If the person you talk to is unable to lend you the money directly, you may want to ask them about cosigning a loan with you. This option can be risky for the cosigner, so some may not want to put their credit on the line. But if you can prove you’ll be able to make the monthly payments, a cosigned loan will generally have better interest rates.
Can a payday lender garnish my wages?
Yes, if you don’t repay your payday loan, a lender or debt collector can usually sue you to collect. If they do so and win, or if you don’t dispute the lawsuit, the court will create an order of judgment against you. This will state the amount of money you owe, which means the lender or collector can then get a garnishment order against you. Wage garnishment means your employer is legally obligated to hold back a portion of your wages for your debts.
Prepare a plan to get out of debt
While consolidating your debt can be a great way of lowering your interest rates and thus the total cost of your debt, it’s not effective on its own.
Debt doesn’t come from nowhere. When you take a deeper look at your finances, you’ll likely find structural issues that led to your need for a payday loan. Credit counseling and budgeting are great ways to develop financial literacy and understand how debt works. Once you know how to tackle your spending habits and lower the costs of your day-to-day life, you’ll improve your credit and reduce your chances of being caught in a cycle of payday loan debt again.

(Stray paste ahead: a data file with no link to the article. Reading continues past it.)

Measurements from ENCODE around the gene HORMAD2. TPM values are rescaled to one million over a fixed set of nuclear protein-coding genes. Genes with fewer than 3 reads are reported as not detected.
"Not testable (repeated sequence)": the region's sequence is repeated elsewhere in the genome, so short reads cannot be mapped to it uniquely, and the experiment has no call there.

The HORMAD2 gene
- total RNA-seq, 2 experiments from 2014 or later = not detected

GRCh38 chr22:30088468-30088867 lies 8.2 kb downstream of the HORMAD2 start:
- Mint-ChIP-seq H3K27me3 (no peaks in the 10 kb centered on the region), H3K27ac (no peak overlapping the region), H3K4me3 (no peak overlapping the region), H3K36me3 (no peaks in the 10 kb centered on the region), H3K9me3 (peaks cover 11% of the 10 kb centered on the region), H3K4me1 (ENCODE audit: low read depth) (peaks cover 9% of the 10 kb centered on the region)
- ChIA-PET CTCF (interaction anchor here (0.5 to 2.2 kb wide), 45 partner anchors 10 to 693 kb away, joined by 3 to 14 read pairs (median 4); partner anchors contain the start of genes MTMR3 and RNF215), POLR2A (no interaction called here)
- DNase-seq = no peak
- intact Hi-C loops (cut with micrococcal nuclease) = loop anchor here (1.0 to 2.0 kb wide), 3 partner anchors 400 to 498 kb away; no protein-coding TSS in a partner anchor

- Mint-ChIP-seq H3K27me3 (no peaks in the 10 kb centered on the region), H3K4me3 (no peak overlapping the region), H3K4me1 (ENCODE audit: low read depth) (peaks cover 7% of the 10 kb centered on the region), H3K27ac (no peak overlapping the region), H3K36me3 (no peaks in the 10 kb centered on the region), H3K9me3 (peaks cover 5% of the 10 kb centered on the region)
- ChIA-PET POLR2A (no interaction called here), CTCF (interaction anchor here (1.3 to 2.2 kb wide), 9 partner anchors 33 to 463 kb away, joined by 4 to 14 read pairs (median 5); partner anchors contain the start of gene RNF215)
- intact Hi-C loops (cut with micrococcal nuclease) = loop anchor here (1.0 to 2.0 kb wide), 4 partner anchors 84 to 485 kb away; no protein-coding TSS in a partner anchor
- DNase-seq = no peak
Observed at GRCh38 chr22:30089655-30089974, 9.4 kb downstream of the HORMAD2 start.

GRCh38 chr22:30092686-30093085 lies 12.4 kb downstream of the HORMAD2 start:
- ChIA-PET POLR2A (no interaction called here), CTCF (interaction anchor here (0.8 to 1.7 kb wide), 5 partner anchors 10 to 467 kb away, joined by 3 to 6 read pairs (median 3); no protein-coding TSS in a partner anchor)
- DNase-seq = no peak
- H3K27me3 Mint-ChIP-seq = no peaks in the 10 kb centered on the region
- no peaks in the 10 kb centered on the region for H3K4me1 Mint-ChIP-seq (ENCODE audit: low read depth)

Before settling on a counselor, it can be a good idea to:
Contact and interview multiple counselors
Only consider counselors who don’t charge for their services
Understand the terms of working with your counselor
4 tips to get back on solid financial ground
Here are some other ways you can chip away at your debt without having to rely on loans and credit cards:
1. Create savings by cutting expenses
When your finances are stretched thin, any extra money helps. Examine your monthly spending and think about what you could eliminate. Some options are going without cable TV for a few months or cutting out daily extra expenses like coffee or snacks.
Most of us have things laying around the house that we no longer need. If you’re willing to part with them, websites like Craigslist or eBay are great places to sell from the comfort of your home, and the money you earn could help you pay off your loan quicker.
4. Set a budget
Setting a weekly budget can give you the structure you need to make wise spending decisions. Once you’ve created a reasonable budget, set systems to help you stick to it. For example, if you’re tempted by credit cards, put them away and only use cash for a few months. This should help build your patience while lowering your future debt.